In transportation, a lot: on planes, especially. I think half the book I wrote on the plane. Sometimes, with my little notebook, I write right away when an idea comes to me. Honestly, I shouldn’t have let him down. I was scared: I also spent some sleepless nights, with some insomnia. Ideas will cross you and you won’t let them down. I got up at night, I wrote. Sometimes I write four or five hours straight. It has become a hobby that it is first and foremost. I no longer watch a movie, I no longer read a book, I just write all day. The writing, in fact, dates back so long ago that in the end, I can no longer remember it. I think when I can write, I can hold a ballpoint pen in my hands, I start writing. At the age of three, I even wrote poems on phonetics, trusting my mother. Actually, reading and writing, words, literature in general, that was my first love, before tennis itself. In the end, I really felt like I was dating the little girl I used to be.

Isn’t it too complicated to mix writing and performances on tennis courts?

You have to be successful in separating the good things because above all what costs me the most. It really keeps me from falling asleep. And we know how important sleep is in a playing career. But then, when I was able to understand things, on the contrary, it helped me to back off. Me, I’ve been playing tennis completely for over fifteen years and sometimes very little. And all of a sudden, my head really disappeared. On the contrary, it’s a good thing I took this distance from tennis. Also, for a little anecdote, I made the final corrections a week before my quarter-final in Australia. So to tell you I’m not too hurt!

Alize Cornet after losing to Danielle Collins in the quarter-finals of the Australian Open on January 26, 2022, in Melbourne.  (PAUL CROCK / AFP)

A few weeks before Roland-Garros, in Paris, what was the state of your mind?

It was complicated for me to make goals for Roland-Garros. Because since the Australian Open, I haven’t won much. I had trouble finding the landmarks I had found in Australia. Maybe a little emotional reaction. I’m not a machine and I think I finally downplayed the impact it could have on me, this success, because it was a success, this quarter-final in Melbourne. So, really, I just wanted to have fun with Roland. I’ll try to get this game out of the game, to have fun. And then I want to take advantage of it, it could be my last Roland-Garros. I don’t know yet. I want to take advantage of having my family, my friends on the courtside and talking to the audience as much as possible. After all, in terms of results, I think I should let go a little. That’s what I do in Australia and it’s good for me.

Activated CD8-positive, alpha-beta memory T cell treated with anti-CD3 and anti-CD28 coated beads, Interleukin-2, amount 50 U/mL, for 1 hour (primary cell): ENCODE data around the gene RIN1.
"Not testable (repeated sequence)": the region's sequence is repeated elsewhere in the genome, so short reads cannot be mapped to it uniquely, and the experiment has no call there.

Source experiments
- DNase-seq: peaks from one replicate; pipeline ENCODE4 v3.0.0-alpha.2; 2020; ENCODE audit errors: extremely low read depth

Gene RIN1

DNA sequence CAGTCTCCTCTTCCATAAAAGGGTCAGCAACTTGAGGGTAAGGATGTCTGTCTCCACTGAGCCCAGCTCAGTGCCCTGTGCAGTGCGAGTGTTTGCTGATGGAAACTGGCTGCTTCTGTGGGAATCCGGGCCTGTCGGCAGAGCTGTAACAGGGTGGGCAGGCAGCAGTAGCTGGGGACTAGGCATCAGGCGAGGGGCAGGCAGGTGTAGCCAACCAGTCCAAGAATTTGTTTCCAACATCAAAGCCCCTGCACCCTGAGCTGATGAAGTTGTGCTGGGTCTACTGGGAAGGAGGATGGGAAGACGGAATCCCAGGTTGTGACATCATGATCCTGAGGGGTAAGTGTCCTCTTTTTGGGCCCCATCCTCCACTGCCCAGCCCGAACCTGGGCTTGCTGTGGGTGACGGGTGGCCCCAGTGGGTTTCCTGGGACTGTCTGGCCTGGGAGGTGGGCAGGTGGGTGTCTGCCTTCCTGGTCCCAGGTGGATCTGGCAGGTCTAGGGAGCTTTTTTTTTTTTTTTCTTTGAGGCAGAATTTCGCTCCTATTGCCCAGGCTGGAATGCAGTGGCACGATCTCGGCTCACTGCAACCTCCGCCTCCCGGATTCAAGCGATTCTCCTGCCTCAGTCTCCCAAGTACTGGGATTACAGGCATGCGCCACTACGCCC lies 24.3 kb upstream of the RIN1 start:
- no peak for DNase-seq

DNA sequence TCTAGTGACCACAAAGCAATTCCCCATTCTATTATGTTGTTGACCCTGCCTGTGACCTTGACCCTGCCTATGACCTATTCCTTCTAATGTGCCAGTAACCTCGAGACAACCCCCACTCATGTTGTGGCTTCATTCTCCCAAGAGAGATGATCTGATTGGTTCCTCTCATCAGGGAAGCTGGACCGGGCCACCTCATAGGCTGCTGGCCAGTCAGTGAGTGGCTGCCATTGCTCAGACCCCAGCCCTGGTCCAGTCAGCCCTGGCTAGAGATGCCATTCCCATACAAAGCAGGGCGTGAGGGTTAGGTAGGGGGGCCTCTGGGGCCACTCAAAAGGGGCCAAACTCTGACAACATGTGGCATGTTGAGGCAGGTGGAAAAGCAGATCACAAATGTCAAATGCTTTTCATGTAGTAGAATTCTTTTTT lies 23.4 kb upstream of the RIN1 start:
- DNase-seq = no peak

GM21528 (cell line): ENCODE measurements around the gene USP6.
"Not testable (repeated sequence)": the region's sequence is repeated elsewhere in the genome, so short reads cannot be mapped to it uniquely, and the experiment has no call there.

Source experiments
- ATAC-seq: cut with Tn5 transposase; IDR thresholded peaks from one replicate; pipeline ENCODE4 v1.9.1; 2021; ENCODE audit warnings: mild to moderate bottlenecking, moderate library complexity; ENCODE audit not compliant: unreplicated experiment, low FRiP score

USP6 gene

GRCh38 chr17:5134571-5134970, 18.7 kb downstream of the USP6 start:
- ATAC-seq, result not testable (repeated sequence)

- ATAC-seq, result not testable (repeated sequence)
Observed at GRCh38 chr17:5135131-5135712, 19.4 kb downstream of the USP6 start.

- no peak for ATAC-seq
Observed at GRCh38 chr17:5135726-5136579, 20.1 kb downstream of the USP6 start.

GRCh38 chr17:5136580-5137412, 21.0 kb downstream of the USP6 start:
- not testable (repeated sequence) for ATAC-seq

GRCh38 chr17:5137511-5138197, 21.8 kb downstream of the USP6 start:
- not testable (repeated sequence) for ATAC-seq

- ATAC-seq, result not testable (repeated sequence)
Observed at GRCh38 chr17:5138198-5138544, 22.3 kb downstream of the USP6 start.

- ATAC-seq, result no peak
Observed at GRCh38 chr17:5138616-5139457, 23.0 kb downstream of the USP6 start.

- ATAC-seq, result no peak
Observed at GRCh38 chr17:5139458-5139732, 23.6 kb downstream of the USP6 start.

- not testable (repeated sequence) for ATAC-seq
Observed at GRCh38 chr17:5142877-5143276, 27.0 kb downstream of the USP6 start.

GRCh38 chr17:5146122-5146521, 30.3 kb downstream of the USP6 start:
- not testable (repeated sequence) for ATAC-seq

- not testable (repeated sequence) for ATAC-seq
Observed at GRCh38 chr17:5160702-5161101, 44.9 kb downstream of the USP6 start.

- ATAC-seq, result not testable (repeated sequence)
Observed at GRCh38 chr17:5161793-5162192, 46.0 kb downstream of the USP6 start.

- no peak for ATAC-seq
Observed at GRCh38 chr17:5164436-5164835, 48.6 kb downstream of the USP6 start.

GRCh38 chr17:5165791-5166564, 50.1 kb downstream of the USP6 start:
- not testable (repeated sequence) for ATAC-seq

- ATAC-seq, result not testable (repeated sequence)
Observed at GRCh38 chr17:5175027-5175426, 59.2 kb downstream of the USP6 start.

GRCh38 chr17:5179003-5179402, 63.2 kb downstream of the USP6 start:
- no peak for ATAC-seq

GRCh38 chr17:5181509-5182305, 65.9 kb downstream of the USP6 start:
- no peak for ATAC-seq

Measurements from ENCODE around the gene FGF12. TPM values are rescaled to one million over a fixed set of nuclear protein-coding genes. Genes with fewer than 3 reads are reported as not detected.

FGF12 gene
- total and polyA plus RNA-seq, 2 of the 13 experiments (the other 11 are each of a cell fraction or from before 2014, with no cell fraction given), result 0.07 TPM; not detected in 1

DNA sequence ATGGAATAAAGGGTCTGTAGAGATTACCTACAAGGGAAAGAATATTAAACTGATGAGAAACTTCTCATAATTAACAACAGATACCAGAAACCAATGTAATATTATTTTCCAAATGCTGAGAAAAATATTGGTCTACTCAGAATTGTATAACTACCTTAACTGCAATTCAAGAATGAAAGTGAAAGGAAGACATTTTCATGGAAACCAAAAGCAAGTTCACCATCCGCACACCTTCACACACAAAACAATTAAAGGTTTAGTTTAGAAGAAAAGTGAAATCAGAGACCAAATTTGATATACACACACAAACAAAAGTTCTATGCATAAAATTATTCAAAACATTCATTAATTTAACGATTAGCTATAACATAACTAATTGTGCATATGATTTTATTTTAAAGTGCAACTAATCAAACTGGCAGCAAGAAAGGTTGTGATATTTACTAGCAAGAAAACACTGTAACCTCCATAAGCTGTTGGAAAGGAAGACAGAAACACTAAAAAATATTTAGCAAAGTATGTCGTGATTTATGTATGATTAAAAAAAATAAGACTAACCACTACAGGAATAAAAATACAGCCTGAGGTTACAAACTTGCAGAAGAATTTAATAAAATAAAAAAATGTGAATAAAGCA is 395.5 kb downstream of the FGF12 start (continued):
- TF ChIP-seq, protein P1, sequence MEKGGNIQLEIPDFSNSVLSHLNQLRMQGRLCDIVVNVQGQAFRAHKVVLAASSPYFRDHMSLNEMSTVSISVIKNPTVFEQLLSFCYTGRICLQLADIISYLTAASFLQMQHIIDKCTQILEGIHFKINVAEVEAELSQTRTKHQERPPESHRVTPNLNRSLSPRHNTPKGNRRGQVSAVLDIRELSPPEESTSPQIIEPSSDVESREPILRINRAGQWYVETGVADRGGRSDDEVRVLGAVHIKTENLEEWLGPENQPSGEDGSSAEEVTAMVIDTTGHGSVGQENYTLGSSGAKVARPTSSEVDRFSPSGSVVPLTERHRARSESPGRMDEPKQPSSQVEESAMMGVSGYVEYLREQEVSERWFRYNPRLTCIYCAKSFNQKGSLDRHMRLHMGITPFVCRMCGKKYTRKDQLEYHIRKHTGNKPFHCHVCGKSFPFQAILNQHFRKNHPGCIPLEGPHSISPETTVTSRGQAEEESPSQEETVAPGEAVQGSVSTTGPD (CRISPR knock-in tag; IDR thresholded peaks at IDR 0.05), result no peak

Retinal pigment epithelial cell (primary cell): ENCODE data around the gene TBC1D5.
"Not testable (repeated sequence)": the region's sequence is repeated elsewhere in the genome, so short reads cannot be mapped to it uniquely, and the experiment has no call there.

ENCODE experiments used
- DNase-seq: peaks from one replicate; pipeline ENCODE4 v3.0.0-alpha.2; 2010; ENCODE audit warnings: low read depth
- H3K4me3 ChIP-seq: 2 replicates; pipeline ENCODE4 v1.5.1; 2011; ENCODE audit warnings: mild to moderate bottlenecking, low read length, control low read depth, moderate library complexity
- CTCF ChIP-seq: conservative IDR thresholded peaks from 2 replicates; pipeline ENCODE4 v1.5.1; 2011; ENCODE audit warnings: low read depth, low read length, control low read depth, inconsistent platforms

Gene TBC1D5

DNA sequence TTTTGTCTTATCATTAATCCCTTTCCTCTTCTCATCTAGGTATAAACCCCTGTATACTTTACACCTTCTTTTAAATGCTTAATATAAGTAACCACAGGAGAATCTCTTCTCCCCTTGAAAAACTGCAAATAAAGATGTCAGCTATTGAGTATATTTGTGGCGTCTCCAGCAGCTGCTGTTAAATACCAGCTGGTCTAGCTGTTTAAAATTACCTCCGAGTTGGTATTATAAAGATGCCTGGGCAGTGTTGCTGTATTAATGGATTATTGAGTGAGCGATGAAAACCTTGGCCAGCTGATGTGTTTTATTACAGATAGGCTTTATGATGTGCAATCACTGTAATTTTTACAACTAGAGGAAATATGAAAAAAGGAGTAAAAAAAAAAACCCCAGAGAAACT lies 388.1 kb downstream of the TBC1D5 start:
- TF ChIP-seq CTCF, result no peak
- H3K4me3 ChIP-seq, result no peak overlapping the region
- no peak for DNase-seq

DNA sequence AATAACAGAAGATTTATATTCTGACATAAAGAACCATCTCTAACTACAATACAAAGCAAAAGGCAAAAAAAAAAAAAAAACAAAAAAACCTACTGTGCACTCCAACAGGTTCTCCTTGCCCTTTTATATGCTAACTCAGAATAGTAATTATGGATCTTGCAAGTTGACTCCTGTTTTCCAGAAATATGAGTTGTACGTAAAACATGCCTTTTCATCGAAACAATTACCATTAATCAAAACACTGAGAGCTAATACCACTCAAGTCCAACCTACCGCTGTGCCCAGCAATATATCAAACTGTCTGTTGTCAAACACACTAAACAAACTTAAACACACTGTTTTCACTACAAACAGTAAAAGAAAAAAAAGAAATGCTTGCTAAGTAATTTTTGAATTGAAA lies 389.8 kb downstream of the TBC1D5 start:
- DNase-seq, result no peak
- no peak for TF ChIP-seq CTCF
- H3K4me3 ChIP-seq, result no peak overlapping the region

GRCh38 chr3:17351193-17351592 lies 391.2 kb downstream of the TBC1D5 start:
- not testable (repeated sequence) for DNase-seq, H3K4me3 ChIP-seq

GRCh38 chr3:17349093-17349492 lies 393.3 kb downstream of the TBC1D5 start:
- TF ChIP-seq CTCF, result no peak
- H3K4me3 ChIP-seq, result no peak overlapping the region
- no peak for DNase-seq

Is this your last year on the circuit?

I’m not closing the door on going a little further next year, to do more Roland-Garros next year. That way, I won’t have to force myself to play this year. But surely there, two years for the Paris Olympics, for me is already the end of the world. I set myself the goal to quit after the Tokyo 2020 Games. There, I went on a bit because I was having fun. It had this quarter in Australia, but I really ended up with something. I felt it and went on for two more years with this discipline, with this difficulty, with this life of travel, I couldn’t do it. But I could have participated in the Paris Olympics in another way. Who knows?